DHARAMSALA, India - At the London Olympics, a young
woman, Choeyang (also spelt Qieyang) Kyi, 21, made
history by becoming the first ethnic Tibetan to
participate in the international sports event,
winning a bronze medal for China in the women's
promptly moved to showcase her victory as a success for
its policy toward Tibet, ignoring the grim
reality that self-immolations by Tibetans crossed
the half-century mark in August. Exiled Tibetans
in Dharamsala, meanwhile, have mixed feelings -
many have applauded her success but disliked
her representing China.
displeasure came mainly from the radical exiles
who advocate for Rangzen (independent Tibet); most
joined those inside
Tibet and the Chinese to hail her success. Social
media sites used by Tibetans and Chinese both
inside and outside China were flooded with
congratulations and remarks on her success, some
even calling her a heroine for Tibet.
individual, we wish her well; she must have put in
a lot of effort to reach there," Dicki Choyang,
the Tibetan government-in-exile's spokesman for
information and international relations, told The
Associated Press (AP). "But we are sad that she
cannot represent a free Tibet. China uses things
like this for [its] political gain. The fact that
a Tibetan is participating in the Olympics does
not take away anything from the dire situation
prevailing inside Tibet."
another exile and an organizer of the Tibetan
Olympics in 2008 - an event created to provide an
opportunity for young Tibetans to share the spirit
of the Summer Olympic Games that opened on 8.8.8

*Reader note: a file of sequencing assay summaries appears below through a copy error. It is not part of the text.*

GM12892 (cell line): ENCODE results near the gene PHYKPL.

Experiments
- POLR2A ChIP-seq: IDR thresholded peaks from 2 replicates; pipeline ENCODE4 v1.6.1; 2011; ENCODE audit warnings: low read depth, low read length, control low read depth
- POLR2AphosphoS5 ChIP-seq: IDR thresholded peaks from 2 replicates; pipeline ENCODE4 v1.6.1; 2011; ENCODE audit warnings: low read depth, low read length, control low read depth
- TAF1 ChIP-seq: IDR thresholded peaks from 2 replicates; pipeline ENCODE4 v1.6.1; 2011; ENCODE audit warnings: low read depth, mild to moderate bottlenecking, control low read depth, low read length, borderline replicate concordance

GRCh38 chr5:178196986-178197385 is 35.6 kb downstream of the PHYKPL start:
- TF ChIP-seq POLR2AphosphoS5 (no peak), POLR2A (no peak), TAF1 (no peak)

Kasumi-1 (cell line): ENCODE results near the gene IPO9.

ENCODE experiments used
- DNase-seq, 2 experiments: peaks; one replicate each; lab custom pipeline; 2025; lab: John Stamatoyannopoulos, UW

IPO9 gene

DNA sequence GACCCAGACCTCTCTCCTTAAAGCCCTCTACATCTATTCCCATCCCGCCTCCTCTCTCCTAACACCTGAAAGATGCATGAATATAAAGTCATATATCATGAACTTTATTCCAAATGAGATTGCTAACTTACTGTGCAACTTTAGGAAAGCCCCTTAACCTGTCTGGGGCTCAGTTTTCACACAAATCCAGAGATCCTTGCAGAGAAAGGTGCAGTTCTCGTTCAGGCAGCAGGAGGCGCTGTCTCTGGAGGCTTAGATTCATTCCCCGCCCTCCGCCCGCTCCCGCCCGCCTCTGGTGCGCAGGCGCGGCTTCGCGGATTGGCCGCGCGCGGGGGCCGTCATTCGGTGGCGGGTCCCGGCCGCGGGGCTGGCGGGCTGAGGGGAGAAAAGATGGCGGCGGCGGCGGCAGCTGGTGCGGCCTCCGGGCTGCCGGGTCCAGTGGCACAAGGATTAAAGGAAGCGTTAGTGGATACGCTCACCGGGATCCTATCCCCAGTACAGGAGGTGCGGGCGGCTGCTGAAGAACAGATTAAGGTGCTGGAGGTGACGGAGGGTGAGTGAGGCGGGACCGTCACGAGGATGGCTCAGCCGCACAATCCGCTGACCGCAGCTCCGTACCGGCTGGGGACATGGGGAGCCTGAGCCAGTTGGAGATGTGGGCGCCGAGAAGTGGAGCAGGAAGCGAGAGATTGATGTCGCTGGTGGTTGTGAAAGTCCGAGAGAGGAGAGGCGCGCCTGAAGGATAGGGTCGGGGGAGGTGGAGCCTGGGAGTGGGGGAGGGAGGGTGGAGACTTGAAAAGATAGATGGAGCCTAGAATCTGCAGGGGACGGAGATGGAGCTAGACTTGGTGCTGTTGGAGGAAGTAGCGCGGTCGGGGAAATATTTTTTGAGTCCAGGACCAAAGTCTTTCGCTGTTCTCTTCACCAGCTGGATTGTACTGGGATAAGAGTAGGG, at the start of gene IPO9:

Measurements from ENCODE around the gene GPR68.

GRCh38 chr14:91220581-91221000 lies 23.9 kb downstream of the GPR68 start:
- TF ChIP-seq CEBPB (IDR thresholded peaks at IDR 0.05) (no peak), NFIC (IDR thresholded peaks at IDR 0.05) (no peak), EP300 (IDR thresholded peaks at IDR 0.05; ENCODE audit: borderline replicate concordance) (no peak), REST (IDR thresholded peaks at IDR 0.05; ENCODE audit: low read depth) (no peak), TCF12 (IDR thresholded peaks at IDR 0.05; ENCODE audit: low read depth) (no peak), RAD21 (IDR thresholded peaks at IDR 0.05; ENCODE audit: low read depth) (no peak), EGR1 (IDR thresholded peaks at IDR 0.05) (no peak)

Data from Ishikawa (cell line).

(August 8, 2008) in Beijing - said: "I am happy to
see a Tibetan competing in the London Olympics.
Although Choyang Kyi bagged a bronze medal
representing China, it has also shined a light for
the Tibetans, showing Tibetans' ability and
"I see nothing wrong with a
Tibetan representing any country. There are
Tibetans in different countries these days and
many have represented their adopted country. Any
Tibetan participating in any international
activity brings collective goodwill for Tibetans
in general and enhance their career potentials,"
The scene at the London Olympics
was perhaps the first time in modern history where
both the flag of the People's Republic of China
and the Tibetan snow-lion flag (a symbol of
Tibet's freedom banned in China) were seen waving
together, jointly honoring the young Tibetan
athlete. A crowd of Chinese, Tibetans exiled in
London and Westerners witnessed her historic win.
An irony was that most Tibetans praised Choeyang
Kyi considering her one of their own while she
walked in Chinese red, an eternal theme for China.
During a news conference soon after her